Over one hundred years have passed since Dirk Struan founded Hong Kong's oldest trading company. But now, the Noble House is in danger. As Hong Kong itself becomes the deadly playground of the CIA, the KGB and the People's Republic of China, rival tai-pans, seeking revenge for blood feuds over a century old, gather for the kill.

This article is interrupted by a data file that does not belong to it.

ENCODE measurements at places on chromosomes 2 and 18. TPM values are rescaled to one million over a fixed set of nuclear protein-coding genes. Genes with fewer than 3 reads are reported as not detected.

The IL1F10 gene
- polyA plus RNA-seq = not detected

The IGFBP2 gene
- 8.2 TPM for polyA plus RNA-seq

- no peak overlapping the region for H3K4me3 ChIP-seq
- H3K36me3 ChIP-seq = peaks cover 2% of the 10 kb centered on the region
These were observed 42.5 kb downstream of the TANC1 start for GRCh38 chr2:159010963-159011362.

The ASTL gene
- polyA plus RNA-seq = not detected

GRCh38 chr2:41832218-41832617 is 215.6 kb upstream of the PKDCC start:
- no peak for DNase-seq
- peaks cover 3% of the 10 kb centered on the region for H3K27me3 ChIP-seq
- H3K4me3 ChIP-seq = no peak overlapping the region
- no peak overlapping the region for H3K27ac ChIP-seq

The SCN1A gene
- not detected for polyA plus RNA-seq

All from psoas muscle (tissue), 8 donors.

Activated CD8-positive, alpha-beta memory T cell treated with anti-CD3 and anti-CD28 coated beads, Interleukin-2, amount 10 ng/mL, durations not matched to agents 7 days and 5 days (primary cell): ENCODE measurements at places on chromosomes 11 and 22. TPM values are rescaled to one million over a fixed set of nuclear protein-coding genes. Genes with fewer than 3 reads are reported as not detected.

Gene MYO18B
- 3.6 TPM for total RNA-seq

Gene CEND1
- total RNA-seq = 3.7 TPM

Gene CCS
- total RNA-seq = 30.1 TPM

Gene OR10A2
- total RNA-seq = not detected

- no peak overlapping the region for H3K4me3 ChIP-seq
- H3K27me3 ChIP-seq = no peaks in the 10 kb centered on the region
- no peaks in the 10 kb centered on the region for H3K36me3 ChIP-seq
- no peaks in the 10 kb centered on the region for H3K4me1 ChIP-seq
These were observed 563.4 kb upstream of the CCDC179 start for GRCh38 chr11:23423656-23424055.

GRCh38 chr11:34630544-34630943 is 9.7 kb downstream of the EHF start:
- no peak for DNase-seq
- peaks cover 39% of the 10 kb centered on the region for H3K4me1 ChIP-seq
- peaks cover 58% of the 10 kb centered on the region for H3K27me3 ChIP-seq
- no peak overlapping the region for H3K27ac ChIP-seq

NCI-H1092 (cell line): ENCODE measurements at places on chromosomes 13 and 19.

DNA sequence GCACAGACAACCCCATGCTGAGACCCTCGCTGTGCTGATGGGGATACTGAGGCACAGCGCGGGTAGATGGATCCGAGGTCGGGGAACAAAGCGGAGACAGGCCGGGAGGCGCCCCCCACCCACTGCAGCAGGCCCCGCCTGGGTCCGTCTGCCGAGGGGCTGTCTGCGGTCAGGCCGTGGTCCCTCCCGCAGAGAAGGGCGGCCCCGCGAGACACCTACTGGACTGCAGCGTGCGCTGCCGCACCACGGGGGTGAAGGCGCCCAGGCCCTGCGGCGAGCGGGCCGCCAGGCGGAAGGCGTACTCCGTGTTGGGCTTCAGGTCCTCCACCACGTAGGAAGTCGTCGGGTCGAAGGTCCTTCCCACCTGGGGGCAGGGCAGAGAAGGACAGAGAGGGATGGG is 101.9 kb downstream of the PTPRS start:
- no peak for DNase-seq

Japanese POW camp Changi, Singapore: hell on earth for the soldiers contained within its barbed wire walls. Officers and enlisted men, all prisoners together, yet the old hierarchies and rivalries survive. An American corporal, known as the King, has used his personality and wiles to facilitate trading with guards and locals to get needed food, supplies, even information into the camp. The imprisoned upper-class officers have never had to do things for themselves, and now they are reduced to wearing rags while the King’s clean shirt, gained through guts and moxie, seems like luxury in comparison. In the camp, everything has its price and everything is for sale. But trading is illegal—and the King has made a formidable enemy. Robin Grey, the provost marshal, hates the King and all he represents. Grey, though he grew up modestly, fervently believes in the British class system: everyone should know their place, and he knows the King’s place is at the bottom. The King does have a friend in Peter Marlowe, who, though wary of the King and himself a product of the British system, finds himself drawn to the charismatic man who just might be the only one who can save them from both the inhumanity of the prison camp but also from themselves. Powerful and engrossing, King Rat artfully weaves the author’s own World War II prison camp experiences into a compelling narrative of survival amidst the grim realities of war and what men can do when pushed to the edge. A taut masterwork of World War II historical fiction by bestselling author James Clavell.